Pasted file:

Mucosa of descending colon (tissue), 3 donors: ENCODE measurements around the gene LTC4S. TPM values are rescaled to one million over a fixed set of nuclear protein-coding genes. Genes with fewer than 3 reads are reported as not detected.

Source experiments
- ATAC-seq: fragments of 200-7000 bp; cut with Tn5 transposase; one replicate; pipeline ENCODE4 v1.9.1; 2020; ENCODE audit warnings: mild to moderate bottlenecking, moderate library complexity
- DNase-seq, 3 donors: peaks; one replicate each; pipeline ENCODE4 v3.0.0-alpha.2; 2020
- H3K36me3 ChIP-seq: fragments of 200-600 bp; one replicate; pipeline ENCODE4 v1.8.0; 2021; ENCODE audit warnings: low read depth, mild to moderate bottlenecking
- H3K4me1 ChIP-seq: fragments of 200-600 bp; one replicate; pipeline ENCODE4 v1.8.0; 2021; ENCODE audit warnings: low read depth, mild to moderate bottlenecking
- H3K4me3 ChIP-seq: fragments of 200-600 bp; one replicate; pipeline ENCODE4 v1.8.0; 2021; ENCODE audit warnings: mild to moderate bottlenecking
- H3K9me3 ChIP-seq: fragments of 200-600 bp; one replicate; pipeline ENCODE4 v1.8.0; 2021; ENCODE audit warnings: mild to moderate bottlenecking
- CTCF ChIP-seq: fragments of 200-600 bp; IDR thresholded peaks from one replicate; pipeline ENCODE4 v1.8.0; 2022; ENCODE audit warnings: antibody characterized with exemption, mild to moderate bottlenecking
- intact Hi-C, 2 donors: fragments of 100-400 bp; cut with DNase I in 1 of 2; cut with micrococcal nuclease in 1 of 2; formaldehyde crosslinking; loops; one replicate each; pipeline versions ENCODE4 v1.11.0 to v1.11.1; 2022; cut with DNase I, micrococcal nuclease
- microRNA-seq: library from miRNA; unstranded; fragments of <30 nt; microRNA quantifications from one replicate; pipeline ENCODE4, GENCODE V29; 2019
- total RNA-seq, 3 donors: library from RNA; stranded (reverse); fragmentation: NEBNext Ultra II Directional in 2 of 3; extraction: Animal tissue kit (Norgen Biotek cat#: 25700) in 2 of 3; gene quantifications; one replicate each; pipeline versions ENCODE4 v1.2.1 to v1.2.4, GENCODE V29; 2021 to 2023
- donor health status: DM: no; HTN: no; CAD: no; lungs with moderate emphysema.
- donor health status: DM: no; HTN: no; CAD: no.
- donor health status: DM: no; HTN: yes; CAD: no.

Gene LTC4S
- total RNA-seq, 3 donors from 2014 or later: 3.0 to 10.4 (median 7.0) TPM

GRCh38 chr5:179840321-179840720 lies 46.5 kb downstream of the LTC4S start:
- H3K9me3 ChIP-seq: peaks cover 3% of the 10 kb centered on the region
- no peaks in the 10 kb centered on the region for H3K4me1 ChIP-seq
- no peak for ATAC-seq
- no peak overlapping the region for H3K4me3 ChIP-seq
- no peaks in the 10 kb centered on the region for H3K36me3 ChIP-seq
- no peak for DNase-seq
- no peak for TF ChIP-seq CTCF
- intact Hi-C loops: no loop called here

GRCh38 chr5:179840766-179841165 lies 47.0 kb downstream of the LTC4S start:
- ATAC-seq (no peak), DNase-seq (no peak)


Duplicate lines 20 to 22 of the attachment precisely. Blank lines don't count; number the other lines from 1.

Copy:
- no peaks in the 10 kb centered on the region for H3K4me1 ChIP-seq
- no peak for ATAC-seq
- no peak overlapping the region for H3K4me3 ChIP-seq